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Genetic evaluation of lactation persistency for five breeds of dairy cattle
- Cows with high lactation persistency tend to produce less milk than expected at the beginning of lactation and more than expected at the end. Best prediction of lactation persistency is calculated as a function of trait-specific standard lactation curves and linear regressions of test-day deviations on days in milk. Because regression coefficients are deviations from a tipping point selected to make yield and lactation persistency phenotypically uncorrelated it should be possible to use 305-d actual yield and lactation persistency to predict yield for lactations with later endpoints. The objectives of this study were to calculate (co)variance components and breeding values for best predictions of lactation persistency of milk (PM), fat (PF), protein (PP), and somatic cell score (PSCS) in breeds other than Holstein, and to demonstrate the calculation of prediction equations for 400-d actual milk yield. Data included lactations from Ayrshire, Brown Swiss, Guernsey (GU), Jersey (JE), and Milking Shorthorn (MS) cows calving since 1997. The number of sires evaluated ranged from 86 (MS) to 3,192 (JE), and mean sire estimated breeding value for PM ranged from 0.001 (Ayrshire) to 0.10 (Brown Swiss); mean estimated breeding value for PSCS ranged from -0.01 (MS) to -0.043 (JE). Heritabilities were generally highest for PM (0.09 to 0.15) and lowest for PSCS (0.03 to 0.06), with PF and PP having intermediate values (0.07 to 0.13). Repeatabilities varied considerably between breeds, ranging from 0.08 (PSCS in GU, JE, and MS) to 0.28 (PM in GU). Genetic correlations of PM, PF, and PP with PSCS were moderate and favorable (negative), indicating that increasing lactation persistency of yield traits is associated with decreases in lactation persistency of SCS, as expected. Genetic correlations among yield and lactation persistency were low to moderate and ranged from -0.55 (PP in GU) to 0.40 (PP in MS). Prediction equations for 400-d milk yield were calculated for each breed by regression of both 305-d yield and 305-d yield and lactation persistency on 400-d yield. Goodness-of-fit was very good for both models, but the addition of lactation persistency to the model significantly improved fit in all cases. Routine genetic evaluations for lactation persistency, as well as the development of prediction equations for several lactation end-points, may provide producers with tools to better manage their herds.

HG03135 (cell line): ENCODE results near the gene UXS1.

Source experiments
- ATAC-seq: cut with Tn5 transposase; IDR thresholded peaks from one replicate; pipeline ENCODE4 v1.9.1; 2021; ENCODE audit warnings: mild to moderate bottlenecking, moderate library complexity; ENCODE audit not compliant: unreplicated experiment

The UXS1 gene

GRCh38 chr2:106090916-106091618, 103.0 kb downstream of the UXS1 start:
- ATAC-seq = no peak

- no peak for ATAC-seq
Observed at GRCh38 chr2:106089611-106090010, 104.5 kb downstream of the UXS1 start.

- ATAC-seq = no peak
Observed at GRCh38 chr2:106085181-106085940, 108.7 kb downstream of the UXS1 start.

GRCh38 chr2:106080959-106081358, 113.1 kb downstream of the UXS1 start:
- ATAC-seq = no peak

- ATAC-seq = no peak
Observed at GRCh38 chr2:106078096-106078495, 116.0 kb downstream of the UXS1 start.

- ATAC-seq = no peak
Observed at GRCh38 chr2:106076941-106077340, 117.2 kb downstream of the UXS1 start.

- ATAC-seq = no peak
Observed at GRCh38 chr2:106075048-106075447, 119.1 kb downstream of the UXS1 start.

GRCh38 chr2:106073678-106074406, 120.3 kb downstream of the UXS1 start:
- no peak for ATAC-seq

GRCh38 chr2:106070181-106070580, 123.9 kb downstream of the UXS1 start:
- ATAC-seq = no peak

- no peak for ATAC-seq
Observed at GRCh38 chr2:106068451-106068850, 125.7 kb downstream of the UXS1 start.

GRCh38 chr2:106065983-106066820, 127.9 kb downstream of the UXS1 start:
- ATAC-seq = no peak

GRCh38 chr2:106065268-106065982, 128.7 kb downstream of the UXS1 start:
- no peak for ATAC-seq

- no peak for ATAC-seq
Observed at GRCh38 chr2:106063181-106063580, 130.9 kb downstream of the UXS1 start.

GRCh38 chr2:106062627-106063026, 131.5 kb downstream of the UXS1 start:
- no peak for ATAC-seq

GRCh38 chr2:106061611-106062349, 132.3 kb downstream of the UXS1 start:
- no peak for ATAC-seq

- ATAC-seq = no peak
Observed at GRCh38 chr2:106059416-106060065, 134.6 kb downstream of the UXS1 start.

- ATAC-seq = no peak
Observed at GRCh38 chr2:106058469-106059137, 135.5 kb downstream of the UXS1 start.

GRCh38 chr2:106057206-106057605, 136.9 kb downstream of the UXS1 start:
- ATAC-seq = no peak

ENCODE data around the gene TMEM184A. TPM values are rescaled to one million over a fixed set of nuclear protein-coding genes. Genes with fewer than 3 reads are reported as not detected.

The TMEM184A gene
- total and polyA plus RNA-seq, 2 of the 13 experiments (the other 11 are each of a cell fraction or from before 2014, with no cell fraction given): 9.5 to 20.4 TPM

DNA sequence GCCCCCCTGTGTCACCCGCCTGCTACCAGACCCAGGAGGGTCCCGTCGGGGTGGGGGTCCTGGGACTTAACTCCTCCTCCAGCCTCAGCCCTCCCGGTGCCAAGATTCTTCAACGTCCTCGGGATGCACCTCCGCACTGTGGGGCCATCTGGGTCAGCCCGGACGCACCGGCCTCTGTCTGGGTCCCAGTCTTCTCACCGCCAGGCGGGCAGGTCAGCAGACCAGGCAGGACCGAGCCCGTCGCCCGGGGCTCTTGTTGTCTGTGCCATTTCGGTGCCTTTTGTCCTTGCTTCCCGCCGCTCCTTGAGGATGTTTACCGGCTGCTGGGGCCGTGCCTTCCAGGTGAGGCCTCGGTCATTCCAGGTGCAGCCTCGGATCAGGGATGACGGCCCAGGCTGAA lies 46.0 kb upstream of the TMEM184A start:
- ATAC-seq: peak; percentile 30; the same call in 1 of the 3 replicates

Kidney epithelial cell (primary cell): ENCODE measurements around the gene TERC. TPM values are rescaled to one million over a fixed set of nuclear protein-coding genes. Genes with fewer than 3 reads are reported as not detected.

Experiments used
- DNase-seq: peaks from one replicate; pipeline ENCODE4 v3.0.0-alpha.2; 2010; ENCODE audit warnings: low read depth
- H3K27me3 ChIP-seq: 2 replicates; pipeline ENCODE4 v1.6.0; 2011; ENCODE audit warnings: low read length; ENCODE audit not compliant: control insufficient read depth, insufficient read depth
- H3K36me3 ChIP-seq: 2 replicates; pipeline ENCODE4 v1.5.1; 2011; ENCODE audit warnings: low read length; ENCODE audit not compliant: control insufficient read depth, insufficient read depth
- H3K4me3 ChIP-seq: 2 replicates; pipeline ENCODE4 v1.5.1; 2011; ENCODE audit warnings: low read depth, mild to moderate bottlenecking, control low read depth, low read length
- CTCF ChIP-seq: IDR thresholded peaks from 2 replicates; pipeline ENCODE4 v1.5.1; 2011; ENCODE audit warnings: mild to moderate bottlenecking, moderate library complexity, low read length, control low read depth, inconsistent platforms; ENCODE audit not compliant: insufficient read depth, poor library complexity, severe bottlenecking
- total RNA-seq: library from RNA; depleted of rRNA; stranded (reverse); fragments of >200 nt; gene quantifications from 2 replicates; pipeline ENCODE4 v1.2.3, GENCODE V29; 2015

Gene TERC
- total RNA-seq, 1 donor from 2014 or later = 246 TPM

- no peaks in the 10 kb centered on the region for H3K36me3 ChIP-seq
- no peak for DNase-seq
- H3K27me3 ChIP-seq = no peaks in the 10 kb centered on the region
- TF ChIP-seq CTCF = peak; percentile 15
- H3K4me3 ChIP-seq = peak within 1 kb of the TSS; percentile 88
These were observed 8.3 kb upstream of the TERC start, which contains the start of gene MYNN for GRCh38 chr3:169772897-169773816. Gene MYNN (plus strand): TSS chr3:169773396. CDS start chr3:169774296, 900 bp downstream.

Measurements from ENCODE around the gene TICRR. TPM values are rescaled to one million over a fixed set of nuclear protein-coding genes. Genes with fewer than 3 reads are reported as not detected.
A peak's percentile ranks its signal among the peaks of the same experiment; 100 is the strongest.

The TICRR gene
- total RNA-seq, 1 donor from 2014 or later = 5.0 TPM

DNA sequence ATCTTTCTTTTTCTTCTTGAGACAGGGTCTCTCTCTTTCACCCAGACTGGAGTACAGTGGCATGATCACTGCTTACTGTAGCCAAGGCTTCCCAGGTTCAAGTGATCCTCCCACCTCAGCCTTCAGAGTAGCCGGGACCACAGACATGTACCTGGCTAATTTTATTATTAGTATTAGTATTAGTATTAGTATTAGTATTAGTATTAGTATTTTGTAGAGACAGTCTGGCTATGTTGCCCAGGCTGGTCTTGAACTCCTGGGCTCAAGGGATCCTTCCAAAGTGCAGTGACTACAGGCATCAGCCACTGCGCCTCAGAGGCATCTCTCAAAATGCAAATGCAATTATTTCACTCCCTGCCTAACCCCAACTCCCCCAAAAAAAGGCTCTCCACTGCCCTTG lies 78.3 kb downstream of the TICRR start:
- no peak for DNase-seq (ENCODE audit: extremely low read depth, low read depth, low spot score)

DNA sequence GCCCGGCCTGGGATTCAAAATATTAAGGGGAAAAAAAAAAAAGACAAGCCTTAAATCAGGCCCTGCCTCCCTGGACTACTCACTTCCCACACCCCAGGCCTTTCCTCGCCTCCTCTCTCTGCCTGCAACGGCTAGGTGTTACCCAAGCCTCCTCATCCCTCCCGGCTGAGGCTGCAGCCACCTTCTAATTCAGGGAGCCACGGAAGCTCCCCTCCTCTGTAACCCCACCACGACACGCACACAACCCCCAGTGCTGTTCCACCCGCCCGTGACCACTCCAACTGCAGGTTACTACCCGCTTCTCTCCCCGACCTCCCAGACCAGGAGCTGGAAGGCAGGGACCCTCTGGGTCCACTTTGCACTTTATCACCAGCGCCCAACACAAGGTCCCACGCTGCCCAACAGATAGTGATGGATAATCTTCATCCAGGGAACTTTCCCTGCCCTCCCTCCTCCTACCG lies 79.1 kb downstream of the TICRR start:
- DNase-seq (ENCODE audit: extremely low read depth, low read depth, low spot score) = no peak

Cole, J.B. , Null, D.J.
dairy cattle , lactation , dairy breeds , genetic variation , regression analysis , breed differences , milk yield , phenotype , phenotypic correlation , genetic correlation , breeding value , milk fat percentage , milk protein percentage , somatic cell count , equations
- Includes references
- Journal of dairy science 2009 May, v. 92, no. 5
- American Dairy Science Association
Journal Articles, USDA Authors, Peer-Reviewed
- Works produced by employees of the U.S. Government as part of their official duties are not copyrighted within the U.S. The content of this document is not copyrighted.